Saturday, 12 April 2008

The Naked Chief Constable

I haven't done much writing for quite some time but, chatting with Crofty and my dad yesterday, they convinced me to write about the events of Friday; Crofty kindly agreed to post it for me.

The death of Chief Constable Michael Todd rocked our force to its foundations, not because we couldn't continue without him - it is the police way to always carry on and get the job done - but because he was just such a charismatic leader. I met him a couple of times and, without boring you, all that has been said about his presence, his enthusiasm and his inspirational style, is true.

The muck raking that has been done around his private life since risked spoiling the memorial service in Manchester Cathedral on Friday as around 1000 bobbies gathered in a stunning ceremonial occasion. Just being there in our best uniforms with police horses in full livery and the rarely seen these days, police pomp made us proud to be part of our Force.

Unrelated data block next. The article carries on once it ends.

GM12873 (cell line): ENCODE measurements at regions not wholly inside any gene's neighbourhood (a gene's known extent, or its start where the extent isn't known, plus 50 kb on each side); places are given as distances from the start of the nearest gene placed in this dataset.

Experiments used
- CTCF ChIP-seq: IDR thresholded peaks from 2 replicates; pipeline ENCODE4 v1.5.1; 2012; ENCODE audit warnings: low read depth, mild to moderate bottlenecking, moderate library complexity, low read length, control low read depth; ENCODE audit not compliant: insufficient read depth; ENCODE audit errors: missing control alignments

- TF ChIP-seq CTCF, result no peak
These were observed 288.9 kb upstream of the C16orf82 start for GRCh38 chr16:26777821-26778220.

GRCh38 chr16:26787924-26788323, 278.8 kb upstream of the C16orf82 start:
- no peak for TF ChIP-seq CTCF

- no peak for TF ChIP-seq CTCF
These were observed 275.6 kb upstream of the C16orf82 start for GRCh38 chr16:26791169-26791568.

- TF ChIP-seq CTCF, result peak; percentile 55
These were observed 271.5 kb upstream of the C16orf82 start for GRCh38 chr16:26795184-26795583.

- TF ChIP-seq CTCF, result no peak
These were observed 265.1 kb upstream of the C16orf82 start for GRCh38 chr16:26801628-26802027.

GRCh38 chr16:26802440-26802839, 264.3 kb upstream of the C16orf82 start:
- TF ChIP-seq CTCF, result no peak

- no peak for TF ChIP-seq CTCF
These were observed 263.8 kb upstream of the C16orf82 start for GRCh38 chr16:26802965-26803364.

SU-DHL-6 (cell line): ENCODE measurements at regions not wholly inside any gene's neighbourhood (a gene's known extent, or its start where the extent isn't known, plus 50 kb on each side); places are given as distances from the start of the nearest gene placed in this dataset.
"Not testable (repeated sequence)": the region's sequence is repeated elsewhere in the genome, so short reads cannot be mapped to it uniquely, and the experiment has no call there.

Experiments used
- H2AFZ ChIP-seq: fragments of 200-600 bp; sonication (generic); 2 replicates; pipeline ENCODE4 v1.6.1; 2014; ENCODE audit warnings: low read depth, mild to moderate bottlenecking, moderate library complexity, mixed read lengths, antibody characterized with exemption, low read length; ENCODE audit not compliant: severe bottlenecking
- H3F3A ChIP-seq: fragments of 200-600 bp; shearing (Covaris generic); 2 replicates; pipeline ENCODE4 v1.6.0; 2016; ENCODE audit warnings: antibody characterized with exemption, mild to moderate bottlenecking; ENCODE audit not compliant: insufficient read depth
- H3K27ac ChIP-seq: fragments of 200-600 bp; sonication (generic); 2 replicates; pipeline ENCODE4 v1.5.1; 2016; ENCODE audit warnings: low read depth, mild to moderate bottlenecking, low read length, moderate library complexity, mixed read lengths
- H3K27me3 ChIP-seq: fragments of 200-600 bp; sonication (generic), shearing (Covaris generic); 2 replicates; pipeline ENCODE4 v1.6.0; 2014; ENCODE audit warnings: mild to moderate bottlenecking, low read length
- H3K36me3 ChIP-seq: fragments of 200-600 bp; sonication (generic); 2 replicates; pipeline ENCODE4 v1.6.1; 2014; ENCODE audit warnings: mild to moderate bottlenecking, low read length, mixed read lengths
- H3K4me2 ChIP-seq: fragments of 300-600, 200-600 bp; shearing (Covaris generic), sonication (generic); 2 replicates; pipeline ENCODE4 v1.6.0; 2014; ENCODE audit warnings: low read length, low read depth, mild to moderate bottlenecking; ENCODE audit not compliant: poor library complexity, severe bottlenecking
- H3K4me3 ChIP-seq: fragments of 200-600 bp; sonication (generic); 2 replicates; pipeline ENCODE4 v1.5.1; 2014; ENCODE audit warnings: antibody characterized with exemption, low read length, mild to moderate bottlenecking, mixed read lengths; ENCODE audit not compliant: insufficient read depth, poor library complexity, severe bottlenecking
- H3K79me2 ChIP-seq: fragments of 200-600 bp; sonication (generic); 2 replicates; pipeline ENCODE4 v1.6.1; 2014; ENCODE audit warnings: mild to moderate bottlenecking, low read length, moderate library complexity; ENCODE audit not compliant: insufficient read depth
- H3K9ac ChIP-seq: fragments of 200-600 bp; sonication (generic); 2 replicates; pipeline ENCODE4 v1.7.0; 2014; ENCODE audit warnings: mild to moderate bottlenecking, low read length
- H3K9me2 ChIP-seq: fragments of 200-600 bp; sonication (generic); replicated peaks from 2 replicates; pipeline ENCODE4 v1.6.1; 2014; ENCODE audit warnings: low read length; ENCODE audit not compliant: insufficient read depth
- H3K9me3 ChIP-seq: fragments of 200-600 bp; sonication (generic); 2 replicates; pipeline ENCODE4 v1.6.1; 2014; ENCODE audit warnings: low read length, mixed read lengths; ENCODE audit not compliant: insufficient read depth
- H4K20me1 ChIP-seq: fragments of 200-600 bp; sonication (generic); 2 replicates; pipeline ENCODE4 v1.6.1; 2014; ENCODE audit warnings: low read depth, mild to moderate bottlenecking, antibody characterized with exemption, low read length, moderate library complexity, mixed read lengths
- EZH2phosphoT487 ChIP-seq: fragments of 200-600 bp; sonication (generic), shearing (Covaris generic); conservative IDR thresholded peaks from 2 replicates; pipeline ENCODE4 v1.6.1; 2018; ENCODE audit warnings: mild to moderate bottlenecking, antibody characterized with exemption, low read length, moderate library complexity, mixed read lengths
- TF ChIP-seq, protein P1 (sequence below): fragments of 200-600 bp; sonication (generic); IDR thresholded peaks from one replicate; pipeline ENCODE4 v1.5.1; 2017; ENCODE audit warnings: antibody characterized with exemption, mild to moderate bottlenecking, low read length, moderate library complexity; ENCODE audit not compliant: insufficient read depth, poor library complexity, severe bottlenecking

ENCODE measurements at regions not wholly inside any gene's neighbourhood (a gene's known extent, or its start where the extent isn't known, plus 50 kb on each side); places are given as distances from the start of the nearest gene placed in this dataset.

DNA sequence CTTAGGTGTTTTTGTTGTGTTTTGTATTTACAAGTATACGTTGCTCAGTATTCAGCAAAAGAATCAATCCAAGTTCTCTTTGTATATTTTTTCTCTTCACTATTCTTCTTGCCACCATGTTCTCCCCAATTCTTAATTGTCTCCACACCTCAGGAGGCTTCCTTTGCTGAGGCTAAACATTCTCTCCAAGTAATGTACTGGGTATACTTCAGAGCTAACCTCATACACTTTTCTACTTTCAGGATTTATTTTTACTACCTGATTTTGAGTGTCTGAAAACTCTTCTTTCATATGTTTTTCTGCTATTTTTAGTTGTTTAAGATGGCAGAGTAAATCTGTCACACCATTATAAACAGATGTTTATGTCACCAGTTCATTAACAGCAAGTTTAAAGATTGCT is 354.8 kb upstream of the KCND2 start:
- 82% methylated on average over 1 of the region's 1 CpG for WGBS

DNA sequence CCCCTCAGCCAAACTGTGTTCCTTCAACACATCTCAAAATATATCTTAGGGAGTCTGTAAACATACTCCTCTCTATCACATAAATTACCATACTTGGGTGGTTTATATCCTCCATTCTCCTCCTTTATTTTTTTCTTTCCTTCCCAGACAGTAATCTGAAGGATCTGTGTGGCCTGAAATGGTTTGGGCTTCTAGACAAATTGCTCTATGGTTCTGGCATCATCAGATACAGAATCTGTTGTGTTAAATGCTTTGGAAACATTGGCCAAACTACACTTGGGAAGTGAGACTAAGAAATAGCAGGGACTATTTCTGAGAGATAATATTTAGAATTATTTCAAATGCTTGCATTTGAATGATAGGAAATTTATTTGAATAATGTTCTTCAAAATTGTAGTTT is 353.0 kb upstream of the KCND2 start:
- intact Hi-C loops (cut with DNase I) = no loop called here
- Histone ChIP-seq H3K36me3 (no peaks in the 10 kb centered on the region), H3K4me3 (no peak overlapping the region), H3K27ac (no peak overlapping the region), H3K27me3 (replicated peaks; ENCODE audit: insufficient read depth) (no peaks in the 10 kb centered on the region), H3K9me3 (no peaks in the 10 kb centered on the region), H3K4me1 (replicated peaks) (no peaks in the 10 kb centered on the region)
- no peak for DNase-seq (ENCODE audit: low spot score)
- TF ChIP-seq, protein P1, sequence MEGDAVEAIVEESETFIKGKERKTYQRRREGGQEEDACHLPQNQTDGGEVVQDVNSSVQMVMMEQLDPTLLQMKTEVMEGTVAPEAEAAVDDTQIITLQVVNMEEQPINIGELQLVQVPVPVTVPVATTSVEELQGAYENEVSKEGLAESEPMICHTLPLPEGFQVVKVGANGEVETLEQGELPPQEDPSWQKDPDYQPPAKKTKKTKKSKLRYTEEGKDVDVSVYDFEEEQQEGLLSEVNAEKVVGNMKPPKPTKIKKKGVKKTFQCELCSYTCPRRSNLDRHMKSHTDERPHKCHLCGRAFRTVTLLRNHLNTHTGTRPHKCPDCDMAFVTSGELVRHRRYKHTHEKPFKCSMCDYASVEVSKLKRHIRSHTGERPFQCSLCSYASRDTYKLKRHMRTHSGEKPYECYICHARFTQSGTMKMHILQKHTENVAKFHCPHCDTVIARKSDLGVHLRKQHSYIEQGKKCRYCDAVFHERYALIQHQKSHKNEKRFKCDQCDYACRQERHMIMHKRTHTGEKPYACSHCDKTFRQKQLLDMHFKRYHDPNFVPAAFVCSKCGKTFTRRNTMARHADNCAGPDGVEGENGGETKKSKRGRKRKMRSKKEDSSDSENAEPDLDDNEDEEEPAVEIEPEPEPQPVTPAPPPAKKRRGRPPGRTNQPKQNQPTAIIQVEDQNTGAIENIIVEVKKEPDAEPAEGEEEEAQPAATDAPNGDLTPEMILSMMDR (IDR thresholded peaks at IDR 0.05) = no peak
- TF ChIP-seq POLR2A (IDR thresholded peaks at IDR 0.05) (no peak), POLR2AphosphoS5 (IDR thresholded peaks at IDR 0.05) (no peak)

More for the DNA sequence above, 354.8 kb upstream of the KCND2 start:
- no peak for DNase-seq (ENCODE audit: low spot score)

The atmosphere inside was respectful yet staid - strained even, as individually we compared the plaudits from a number of speakers, to the scandal we had read in the papers - it was like The King's New Clothes: he was naked but everyone was too polite to say. Finally Ken Jones, Chief Constable, President of ACPO started the process of acknowledging that being naked doesn't mean that all of those good things you did with your clothes on are suddenly not of value. Carolyn Todd then shared with the silent massed ranks, her own thoughts - they knew he was 'no angel', and they loved him.

If that was the permission to breathe a collective sigh of relief the song 'Somewhere' from West Side Story sung by 16yrs old Catherine Todd shot the cork from the bottle of emotion that had been straining for escape: there was a flourish of white against the black tunics as tissues dabbed eyes.

This was a fitting tribute: one that acknowledged the whole man not just the veneer. A bit like the police really - rarely perfect, always human and working very hard to serve people.

If I occasionally get disillusioned I will remember Friday and remember why I am still proud to be Sarah Police Lady.

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